This new illusion has been making the rounds of the Internet the last few days:
What’s the illusion? It’s that the two squares are actually the same colour, it’s just the edges that are different. The middle area, where these edges meet, causes the illusion. When covered up you can see the two upper and lower sections are the same colour:
It’s actually just a take on the well-known Cornsweet illusion, which takes advantage of a phenomenon that occurs in your brain called lateral inhibition.
To understand how it works, you first need to know a little about how we see things. Cells on the back walls of our eyes react to the energy in light that is funneled to them.
They get excited and send an electric impulse to special cells in the brain, which collate signals from many eye cells and send the average of those signals on.
These brain cells interpret the millions of signals coming from the millions of eye cells into a picture with brightness and different colours.
There are special ways that these brain cells influence each other. Lateral inhibition is one of those interactions — the more active brain cell tones down the sensitivity of the one next to it, making it less excited.
That amplifies the signal on one side of the black/white boundary and diminishes the signal on the other side of the boundary, creating more contrast between them than actually exists. It allows us to see more vividly, but also creates these optical illusions.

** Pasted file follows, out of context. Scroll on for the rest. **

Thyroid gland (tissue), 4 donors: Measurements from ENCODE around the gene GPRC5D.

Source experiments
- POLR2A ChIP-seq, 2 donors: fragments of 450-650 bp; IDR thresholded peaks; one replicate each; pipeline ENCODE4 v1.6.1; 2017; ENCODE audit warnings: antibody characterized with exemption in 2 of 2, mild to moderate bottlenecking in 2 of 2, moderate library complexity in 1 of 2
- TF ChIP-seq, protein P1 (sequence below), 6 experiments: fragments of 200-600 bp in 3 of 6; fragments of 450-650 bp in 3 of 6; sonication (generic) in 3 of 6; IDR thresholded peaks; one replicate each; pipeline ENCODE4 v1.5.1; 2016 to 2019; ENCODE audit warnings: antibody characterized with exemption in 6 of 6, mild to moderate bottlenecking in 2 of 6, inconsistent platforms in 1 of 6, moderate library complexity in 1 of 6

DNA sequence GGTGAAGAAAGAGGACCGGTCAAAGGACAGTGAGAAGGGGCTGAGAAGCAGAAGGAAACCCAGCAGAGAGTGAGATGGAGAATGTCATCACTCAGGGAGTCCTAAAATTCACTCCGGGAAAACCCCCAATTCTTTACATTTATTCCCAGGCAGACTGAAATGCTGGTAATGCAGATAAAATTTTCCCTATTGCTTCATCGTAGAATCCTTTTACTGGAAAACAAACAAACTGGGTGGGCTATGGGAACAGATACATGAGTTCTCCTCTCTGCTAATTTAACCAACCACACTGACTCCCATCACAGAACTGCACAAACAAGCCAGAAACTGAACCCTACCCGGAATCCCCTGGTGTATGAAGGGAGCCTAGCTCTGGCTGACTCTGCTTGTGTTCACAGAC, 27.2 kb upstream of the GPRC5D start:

It is also active in our other senses, like hearing, touching, and smelling.
Here are some more examples:
The Grey Square or Checker Shadow Illusion. The squares A and B are the same colour:
There’s also the Grid Illusion, which produces grey dots at the intersections of these white bars:
A third is the Mach Band Illusion, which suggests a gradient within a one-colour grey bar. The areas near the lighter colour look darker and those near the darker colour look lighter (as the red dotted line represents in the image below — when it veers left we are experiencing progressively lighter colours and when it veers right the colours look darker.):
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